PowerBuilder and TFS Source Control

I have been helping customers who are implementing Team Foundation Server (TFS) and would like to put PowerBuilder Code into TFS source control. I’m not sure how different this would be in the newest versions of PowerBuilder that support xaml and where powerscript is a .net language. However for the older versions where the customer is still using native PB there are a couple of things you might want to do to make the experience better for all involved.

First let me explain one problem with PowerBuilder and TFS: If you just add the PBL’s in your target to TFS all the exported objects end up in one folder and it’s hard to tell where everything comes from. This may not be a big deal if you never look at the source explorer in Team Explorer, but why wouldn’t you?

So here are my suggestions:

1. First set up a folder structure that will become your local working copy of the PB code. I recommend putting each PBL into it’s own folder. This might seem odd at first but once TFS gets a hold of it and all your objects are in each folder along with the .PBG file it will be a lot easier to work with. So lets say your folder structure looks something like this:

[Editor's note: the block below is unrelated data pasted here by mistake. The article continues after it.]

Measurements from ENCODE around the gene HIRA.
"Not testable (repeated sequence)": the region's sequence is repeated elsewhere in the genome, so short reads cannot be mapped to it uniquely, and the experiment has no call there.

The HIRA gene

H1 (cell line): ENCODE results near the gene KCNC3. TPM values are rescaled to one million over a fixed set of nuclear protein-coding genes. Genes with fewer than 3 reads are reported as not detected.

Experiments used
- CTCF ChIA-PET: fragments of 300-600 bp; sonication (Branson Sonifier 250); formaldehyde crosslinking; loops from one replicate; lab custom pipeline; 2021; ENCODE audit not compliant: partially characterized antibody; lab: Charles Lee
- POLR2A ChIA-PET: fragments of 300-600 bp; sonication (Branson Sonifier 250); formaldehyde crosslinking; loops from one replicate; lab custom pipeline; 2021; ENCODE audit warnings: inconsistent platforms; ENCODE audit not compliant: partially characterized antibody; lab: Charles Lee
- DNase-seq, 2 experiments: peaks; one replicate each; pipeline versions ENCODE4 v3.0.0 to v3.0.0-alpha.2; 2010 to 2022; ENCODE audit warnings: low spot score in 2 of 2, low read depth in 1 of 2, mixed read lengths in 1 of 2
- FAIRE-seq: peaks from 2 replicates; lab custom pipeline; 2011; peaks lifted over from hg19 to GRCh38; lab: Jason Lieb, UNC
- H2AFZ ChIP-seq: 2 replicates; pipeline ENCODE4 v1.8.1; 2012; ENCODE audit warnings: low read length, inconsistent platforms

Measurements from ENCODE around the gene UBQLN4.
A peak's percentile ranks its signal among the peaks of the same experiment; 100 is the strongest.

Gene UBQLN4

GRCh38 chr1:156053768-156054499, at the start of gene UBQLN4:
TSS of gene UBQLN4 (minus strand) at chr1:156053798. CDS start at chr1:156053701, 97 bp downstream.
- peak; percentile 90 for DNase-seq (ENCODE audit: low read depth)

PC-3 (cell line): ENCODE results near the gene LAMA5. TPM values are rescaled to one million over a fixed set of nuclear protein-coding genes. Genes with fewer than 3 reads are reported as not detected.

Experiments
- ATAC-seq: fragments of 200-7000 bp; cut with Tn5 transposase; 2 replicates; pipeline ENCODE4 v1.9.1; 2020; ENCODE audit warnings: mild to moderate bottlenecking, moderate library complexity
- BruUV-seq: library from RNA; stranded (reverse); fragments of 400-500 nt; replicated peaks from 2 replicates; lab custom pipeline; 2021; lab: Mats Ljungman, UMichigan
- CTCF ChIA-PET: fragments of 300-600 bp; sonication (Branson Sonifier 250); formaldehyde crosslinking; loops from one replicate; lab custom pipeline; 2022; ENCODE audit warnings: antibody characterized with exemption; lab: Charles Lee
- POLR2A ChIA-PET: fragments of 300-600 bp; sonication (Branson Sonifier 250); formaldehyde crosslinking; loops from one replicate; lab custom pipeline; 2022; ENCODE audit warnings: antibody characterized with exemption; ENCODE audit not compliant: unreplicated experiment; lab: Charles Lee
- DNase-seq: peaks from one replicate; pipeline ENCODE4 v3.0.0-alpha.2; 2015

2. Now put your target file in the MyPBApp  folder. In .net speak the PBL is the project and the target is like the solution. There is one more level above that (the workspace) but I’m going to ignore that in source control and just keep it local. You will have to fix the target in PowerBuilder so that it can find the PBL’s in their new locations.

3. Make sure PowerBuilder is connected to TFS via the MSSCCI provider. You can set up the connection by right clicking on the PowerBuilder workspace, select properties and go to the Source Control tab. I would also install Team Explorer so you have access to the full feature set of TFS.

4. From PowerBuilder pick your target and select Add To Source Control. This will export all the objects out of their PBL’s and create a PBG file which is a manifest of the objects inside that PBL. Now anyone on the team can get latest and open the Target in their local workspace.

5. Make sure to tell everyone to make the local copies of their PBL’s writable. Or they will have to check them out when they check out an object. Trust me it’s easier to make them writable locally.